Back in the days 
when I could actually muster up some passion...

A Forum Post Dated Tuesday, October 9th, 2007, 8:27 AM 

 Analyzing 

Our Positions 

in the Field  


        Interestingly, I am neither surprised nor deterred by the realities of the profession as they are outlined by Enos and Harris within the readings. I have always realized that the requirement to publish prolifically would be a key factor in my chosen career, and to be honest that requirement is one of the things that I find most attractive about a life in pedagogy and research. I most definitely want to teach, and look forward to taking a hands-on approach within the classroom, but I also want to research, want to study, want to write, and want to create my own small library of published material. Ego? Perhaps. Maybe I’m just not nearly as different from the pompous, drunken professors of yore as I would like to believe.

        Although not at all surprising, both of the readings are interesting for the ways in which they articulate particular aspects of the scholarly conversation that currently surrounds publishing within academia. Harris, in his discussion of the personal voice within academic writing, directly addresses one of the major developing trends in modern literary journal articles. It is undeniable that the inclusion of the personal voice has become increasingly common in academic writing, and Harris goes to great lengths to outline appropriate and inappropriate usages of the above-mentioned technique as well as to discuss the motivations behind its popularity. While extremely useful when it comes to situating the author contextually in relation to both the article and the outside world, the personal voice can easily be abused, draining scholarly significance and replacing it with narrative and confession. This is a very real issue within the current university environment, a place where Rhet and Comp seeks to establish itself as a respectable academic field, and in which the personal essay and the academic tome strive to come together cohesively. Prepare yourselves, kids. Prepare yourselves.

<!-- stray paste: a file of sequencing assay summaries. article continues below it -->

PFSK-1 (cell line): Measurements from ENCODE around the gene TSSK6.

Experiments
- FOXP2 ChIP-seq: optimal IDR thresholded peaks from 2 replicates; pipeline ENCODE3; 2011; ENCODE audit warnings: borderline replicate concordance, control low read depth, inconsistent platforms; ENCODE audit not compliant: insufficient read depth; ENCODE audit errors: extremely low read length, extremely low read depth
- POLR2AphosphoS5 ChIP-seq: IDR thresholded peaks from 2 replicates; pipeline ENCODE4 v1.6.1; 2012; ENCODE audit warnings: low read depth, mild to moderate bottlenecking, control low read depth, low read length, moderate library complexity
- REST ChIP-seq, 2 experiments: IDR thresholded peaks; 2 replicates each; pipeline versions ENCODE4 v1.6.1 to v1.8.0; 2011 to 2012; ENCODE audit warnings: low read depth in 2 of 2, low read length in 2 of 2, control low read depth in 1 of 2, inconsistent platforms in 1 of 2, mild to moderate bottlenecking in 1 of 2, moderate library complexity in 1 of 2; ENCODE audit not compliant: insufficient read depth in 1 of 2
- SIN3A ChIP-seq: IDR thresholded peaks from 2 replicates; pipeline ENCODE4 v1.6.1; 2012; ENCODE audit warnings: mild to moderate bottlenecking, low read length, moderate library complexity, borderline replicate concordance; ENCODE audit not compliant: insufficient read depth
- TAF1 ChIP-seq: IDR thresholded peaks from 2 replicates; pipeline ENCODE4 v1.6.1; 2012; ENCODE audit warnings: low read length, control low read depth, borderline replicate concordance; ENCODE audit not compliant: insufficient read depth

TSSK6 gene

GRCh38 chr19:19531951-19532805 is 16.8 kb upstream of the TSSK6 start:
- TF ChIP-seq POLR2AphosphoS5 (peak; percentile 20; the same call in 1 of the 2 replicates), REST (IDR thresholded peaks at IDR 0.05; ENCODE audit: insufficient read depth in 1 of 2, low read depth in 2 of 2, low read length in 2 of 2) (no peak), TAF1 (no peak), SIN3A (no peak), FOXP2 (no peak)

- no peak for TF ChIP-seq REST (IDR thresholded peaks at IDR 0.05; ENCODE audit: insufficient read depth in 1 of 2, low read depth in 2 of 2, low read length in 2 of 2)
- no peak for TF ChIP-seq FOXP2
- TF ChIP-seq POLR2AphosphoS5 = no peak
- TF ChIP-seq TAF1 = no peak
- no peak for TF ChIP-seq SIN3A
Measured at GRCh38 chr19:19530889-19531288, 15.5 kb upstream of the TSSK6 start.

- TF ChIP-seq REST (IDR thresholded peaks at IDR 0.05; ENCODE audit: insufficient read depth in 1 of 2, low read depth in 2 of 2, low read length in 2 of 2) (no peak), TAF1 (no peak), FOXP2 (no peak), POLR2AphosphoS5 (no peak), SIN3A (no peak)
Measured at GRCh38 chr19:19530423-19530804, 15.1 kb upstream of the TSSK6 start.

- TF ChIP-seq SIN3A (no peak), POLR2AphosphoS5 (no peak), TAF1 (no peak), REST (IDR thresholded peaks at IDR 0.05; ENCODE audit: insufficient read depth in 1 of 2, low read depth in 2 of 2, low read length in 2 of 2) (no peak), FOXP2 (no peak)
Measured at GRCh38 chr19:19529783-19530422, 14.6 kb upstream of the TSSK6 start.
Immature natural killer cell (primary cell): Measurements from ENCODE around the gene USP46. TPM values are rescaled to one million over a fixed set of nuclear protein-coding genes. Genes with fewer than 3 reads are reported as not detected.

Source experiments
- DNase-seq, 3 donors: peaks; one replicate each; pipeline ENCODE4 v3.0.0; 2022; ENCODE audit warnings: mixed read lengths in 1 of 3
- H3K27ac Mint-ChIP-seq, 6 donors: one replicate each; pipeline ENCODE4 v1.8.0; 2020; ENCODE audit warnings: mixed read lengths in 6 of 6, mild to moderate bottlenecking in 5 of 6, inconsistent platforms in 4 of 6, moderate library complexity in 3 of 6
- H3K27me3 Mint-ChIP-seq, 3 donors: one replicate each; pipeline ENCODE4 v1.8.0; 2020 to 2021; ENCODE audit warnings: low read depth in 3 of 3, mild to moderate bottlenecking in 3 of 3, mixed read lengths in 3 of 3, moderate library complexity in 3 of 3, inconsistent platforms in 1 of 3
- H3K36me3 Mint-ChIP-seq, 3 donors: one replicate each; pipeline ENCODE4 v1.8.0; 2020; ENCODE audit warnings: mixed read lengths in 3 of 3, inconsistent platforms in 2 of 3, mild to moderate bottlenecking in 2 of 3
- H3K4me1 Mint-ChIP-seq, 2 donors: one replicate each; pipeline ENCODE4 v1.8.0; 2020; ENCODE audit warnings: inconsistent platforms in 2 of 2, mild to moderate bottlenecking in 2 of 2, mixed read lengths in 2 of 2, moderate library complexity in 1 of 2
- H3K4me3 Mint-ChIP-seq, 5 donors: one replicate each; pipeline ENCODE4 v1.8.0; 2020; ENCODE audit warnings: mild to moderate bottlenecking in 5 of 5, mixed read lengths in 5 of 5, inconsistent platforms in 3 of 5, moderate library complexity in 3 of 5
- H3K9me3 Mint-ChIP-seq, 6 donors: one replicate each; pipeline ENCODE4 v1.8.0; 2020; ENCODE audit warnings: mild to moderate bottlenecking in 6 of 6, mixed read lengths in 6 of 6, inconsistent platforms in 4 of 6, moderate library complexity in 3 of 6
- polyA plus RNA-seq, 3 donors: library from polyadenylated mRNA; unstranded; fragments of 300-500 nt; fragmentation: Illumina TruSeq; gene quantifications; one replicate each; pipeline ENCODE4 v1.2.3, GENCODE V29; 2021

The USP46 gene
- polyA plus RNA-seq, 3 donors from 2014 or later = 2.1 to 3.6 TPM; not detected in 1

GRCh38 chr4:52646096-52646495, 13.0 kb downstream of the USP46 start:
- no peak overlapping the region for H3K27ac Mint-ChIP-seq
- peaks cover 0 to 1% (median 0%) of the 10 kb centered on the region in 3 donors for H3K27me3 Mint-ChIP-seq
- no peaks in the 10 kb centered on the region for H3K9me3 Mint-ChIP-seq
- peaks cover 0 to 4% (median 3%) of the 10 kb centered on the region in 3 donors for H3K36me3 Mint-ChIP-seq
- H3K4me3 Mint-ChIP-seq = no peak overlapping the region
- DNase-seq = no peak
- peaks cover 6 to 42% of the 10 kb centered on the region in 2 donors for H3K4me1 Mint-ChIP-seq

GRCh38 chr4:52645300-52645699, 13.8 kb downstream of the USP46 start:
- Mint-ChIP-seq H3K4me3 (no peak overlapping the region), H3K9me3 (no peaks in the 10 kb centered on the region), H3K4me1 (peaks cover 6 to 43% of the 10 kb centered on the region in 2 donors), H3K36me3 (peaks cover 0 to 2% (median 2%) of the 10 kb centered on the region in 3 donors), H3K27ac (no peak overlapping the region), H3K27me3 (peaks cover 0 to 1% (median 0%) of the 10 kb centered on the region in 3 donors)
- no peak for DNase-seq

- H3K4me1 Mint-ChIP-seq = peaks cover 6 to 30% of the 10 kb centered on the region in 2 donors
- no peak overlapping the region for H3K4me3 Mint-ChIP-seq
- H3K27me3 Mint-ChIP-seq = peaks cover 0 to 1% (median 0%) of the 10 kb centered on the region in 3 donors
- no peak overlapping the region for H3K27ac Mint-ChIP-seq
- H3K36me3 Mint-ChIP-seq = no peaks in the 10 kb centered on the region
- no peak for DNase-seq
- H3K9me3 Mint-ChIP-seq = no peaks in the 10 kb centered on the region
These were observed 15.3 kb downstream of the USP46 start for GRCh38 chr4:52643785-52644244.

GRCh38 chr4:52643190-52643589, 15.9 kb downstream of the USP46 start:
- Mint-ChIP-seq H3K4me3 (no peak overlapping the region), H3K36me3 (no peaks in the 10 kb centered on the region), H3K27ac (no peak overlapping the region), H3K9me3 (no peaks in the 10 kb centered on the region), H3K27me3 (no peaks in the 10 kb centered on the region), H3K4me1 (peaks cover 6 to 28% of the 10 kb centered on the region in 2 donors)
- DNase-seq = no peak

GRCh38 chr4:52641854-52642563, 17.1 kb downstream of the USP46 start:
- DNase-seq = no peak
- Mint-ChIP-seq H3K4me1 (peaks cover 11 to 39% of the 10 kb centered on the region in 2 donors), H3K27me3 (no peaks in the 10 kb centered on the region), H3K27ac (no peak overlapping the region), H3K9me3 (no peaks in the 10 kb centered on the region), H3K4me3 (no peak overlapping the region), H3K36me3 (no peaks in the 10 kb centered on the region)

And then there is the Enos article. Well, if one puts aside one’s frustration at the author’s use of certain terms and stereotypes that actually further the gender stratification within the field (as I have grudgingly decided to do), this is actually a very educational little piece. In addition to its most obvious goal of outlining the professional situation for women within the Rhet and Comp field, it does an excellent job of illustrating the realities of both publication and pedagogical expectations for anyone going into the field, regardless of gender. In a broad sense, I always knew that a pretty elaborate balancing act was going to be expected. Now I know the actual statistics and details.

        So, let’s see. To recap, publication is not only expected but demanded of us in this field. In order to deal with these demands, we need to find our voices within the worlds of both teaching and publishing, which leads to the inclusion of the personal voice within academic writing, a technique that we can either handle very, very well or very, very badly. It’s going to be a big hassle, and there are going to be lots of glass ceilings that need breaking, as Enos’ statistics demonstrate. We are going to busy, possibly taken advantage of, and most probably unrecognized for our contributions. Nevertheless, we are still going to be required to contribute prolifically.

     Well, it beats working in retail!

This writing sample, excerpted  from an online forum discussion on moodle, was originally posted in response to a pair of assigned articles from Gary A. Olson's Publishing in Rhetoric and Composition. While fairly topical, the writing sample still manages to address and analyze my own potential role in the publish-or-perish field of rhetoric and composition.